I seem to be suffering from fitness ADD this year. I’ll start a program with the pep of a 5-year-old at Disney World, follow the plan balls to the wall (figuratively speaking) for 3-4 weeks, then lose interest, usually when it’s time to swap out exercises and change things up again. I have been so busy with travel, work, and other interests since last fall that I can’t seem to work up any enthusiasm for learning a new lift that involves balancing on one foot while performing bent-over dumbbell rows, you know?
Running, which has long been my staple cardio exercise despite my ineptitude at it, is now the very last thing I want to do when I go to the gym, effectiveness at fat-burning be damned.
Does this happen to everyone that has been working out steadily for a few years?
If so, how do you get over it?
Objectively, I know that a big part of the problem for me is that I’ve already done this before–the getting into shape via diet, strength training, and intervals things, that is. I love the challenge of learning and mastering something new, but once I have successfully completed a project, I want to move on to another one that will test me in different ways. The issue I’ve been having over the past two years is that nearly all of the programs I have tried have been exactly the same as Body for Life with only some minor differences in the selection of resistance exercises.
There is no intellectual or physical challenge in doing yet another 3 days of lifting/3 days of interval cardio program, no matter what you choose to name it.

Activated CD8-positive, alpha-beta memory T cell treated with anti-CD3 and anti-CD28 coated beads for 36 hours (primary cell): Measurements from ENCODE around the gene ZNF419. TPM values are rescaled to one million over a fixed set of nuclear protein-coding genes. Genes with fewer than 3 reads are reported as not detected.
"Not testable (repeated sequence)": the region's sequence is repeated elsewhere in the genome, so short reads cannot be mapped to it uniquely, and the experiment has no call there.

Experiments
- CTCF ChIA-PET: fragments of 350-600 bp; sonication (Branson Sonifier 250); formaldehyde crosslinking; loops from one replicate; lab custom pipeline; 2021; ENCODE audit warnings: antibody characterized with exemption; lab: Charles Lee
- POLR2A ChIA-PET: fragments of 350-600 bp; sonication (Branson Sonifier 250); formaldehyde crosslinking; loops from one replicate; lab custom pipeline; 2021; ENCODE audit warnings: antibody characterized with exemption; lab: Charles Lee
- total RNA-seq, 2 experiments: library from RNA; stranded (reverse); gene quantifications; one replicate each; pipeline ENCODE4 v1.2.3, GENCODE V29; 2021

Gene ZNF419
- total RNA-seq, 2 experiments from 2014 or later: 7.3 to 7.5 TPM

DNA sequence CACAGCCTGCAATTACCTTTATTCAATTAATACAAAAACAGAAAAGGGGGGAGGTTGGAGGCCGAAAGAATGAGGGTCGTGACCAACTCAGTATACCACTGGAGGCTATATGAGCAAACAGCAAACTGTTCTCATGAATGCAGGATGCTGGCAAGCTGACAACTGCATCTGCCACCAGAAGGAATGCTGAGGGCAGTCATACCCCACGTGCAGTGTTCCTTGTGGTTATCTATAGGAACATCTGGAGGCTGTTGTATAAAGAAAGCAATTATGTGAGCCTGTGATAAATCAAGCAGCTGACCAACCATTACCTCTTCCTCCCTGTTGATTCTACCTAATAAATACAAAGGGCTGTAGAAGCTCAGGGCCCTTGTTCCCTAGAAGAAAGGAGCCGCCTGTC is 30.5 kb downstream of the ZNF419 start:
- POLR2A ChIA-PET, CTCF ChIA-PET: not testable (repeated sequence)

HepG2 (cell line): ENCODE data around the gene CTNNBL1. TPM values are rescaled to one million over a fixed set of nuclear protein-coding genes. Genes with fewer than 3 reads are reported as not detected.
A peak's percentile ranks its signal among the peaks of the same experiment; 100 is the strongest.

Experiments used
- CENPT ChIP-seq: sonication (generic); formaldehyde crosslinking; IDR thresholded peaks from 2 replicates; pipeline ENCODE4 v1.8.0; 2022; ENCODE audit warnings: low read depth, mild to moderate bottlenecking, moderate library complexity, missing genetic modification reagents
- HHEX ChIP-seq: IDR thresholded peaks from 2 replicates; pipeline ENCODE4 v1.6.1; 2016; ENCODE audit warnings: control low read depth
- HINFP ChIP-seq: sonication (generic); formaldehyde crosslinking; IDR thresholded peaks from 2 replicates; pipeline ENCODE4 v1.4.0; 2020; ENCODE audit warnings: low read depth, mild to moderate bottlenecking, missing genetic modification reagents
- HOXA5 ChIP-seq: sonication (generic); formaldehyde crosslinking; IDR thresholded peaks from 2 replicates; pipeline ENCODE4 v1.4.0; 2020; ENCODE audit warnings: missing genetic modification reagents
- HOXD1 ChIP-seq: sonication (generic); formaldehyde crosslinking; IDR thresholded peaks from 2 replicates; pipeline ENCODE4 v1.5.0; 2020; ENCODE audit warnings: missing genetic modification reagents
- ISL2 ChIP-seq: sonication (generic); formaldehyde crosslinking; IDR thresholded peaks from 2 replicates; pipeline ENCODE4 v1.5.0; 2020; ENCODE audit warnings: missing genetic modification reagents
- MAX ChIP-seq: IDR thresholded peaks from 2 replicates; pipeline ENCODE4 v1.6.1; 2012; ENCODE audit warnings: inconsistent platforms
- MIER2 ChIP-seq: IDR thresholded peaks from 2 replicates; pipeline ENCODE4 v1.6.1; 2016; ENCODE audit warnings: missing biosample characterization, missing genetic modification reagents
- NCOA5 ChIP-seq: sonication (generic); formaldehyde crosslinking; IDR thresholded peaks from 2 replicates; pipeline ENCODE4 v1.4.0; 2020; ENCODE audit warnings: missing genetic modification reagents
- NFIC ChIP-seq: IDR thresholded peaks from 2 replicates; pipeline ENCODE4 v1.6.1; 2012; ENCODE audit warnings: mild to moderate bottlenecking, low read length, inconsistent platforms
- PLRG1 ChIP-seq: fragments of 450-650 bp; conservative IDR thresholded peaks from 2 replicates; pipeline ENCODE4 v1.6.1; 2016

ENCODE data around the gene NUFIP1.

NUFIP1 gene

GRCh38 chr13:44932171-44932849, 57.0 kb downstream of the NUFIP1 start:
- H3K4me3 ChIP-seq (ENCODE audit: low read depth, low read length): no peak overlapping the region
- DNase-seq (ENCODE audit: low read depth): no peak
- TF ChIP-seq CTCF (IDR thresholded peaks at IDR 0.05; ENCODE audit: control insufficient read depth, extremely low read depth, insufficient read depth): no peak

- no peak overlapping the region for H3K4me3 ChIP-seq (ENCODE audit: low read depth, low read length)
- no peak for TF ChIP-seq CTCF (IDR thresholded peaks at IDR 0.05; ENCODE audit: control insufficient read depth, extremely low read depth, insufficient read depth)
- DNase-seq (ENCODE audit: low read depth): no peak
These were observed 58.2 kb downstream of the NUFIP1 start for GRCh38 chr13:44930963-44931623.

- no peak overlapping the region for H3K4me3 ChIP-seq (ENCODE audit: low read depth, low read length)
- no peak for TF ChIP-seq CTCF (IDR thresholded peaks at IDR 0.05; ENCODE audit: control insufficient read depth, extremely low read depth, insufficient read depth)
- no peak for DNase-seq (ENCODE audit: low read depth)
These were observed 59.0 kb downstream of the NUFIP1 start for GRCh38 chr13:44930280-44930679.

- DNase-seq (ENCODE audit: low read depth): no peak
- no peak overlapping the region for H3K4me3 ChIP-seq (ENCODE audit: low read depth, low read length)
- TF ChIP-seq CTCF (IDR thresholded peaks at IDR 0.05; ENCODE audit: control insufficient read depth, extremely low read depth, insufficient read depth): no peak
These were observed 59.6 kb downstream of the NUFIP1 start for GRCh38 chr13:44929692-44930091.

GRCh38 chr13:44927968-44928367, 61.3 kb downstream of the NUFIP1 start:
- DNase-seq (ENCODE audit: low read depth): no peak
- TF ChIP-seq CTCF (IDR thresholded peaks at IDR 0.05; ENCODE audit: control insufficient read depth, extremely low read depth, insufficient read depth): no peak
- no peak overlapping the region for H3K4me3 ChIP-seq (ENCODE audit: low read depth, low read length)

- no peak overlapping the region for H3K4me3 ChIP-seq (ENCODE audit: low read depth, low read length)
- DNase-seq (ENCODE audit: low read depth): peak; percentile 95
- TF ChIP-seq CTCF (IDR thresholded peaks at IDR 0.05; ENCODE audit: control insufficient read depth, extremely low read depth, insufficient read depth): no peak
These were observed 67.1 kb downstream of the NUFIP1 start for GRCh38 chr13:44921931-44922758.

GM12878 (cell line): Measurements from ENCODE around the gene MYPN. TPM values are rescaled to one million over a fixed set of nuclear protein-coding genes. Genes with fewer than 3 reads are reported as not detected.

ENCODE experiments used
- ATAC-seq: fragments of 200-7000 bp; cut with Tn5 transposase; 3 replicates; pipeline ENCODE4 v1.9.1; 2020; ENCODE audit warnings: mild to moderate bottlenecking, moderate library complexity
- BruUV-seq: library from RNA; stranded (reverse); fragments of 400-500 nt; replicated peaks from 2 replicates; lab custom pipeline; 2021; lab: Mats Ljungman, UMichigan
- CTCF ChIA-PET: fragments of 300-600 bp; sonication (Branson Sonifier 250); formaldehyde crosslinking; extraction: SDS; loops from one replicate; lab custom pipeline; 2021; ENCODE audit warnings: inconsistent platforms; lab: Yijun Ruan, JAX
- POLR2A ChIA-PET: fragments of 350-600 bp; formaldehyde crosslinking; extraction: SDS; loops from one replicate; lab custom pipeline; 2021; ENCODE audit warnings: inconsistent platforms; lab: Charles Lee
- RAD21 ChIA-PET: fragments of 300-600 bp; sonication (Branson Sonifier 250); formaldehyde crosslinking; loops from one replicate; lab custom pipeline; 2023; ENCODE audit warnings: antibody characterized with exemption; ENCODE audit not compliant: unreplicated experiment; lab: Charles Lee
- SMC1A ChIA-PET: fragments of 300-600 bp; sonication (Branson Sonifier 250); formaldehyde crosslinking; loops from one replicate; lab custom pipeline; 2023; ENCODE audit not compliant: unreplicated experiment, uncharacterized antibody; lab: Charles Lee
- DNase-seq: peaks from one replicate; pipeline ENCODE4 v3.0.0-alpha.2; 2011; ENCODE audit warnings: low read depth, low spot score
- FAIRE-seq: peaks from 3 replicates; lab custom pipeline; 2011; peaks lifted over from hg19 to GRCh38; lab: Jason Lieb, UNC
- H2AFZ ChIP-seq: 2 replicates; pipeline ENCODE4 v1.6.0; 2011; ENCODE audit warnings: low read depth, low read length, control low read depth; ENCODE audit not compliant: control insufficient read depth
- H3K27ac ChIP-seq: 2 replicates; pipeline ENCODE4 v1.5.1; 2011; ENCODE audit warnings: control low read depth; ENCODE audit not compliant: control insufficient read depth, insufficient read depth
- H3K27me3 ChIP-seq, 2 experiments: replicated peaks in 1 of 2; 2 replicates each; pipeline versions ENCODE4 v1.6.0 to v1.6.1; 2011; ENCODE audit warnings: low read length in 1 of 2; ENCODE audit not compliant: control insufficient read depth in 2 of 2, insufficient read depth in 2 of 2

And on the nutrition front, things aren’t much better. You can nitpick for the rest of your life over whether carbohydrate/protein/fat macronutrient ratios at at 50/30/20, 40/30/30, or 40/40/20 are better, but given a baseline quantity of protein, it still boils down to how much you are taking in and burning off each day, and the differences really aren’t that significant because you are still choosing from the same list of clean foods.
In a last ditch effort to bring back the RAWR attitude for 2008 and break out of this funk, I’m going to give a 12-week program that I’ve always wanted to try from one of the final issues of Muscle and Fitness Hers (R.I.P.) a shot for the next three months. It features a three days on, one day off lifting split that varies sets and reps of the same exercises every 4 weeks so I won’t have to deal with perfecting my form on a whole new set of exercises just when I start to get into a good groove with the ones I have already learned. The most important part of the program is that it will force me to go to the gym at least six days out of every seven because I can’t perform the lifting workouts at home.
The fact that cardio is limited to one short 15-20 minute HIIT session on one of the lifting days and 45 minutes of lower-intensity steady state on the off days doesn’t hurt, either. I figure that I can mix things up on the off days with gym cardio, swimming, walking, Forza, 10-Minute Trainer workouts, Yourself Fitness, NYC Ballet, and Hip Hop Abs.
Here is the basic schedule:
Day 1: Chest/Shoulders/Triceps (60 min); (Optional) Hip Hop Abs or other home cardio (30 min)
Day 2: Back/Biceps/Abs (60 min); HIIT Run (20 min)
Day 3: Lower Body (60 min); (Optional) NYC Ballet Workout or yoga (45 min)
Day 4: HIIT Run (20 min); LISS Cardio (40 min)
1. 1.5 c. Honey Bunches of Oats cereal, 1/2 c. light soy milk, 3 egg whites
2. 1 banana, 1/2 c. 1% cottage cheese, 1 T. cocoa powder, 1 packet Splenda
3. 3 egg whites, 1 whole egg, 1 c. asparagus veggie mix, 5 slices jalapeno peppers, 1 apple
4. 2 unsalted rice cakes, 1 T. all-natural peanut butter
5. 1/2 WW pita, 2 slices turkey breast, 1 slice Swiss cheese, 30g baby carrots
6. 1 plum + TBD (Dinner provided by company for late night)
Water: 16 cups
Supplements: multivitamin, calcium 600+D
* 10-Minute Trainer Cardio and Lower Body (20 min)
* Forza (30min)
* YF Cardio (60 min)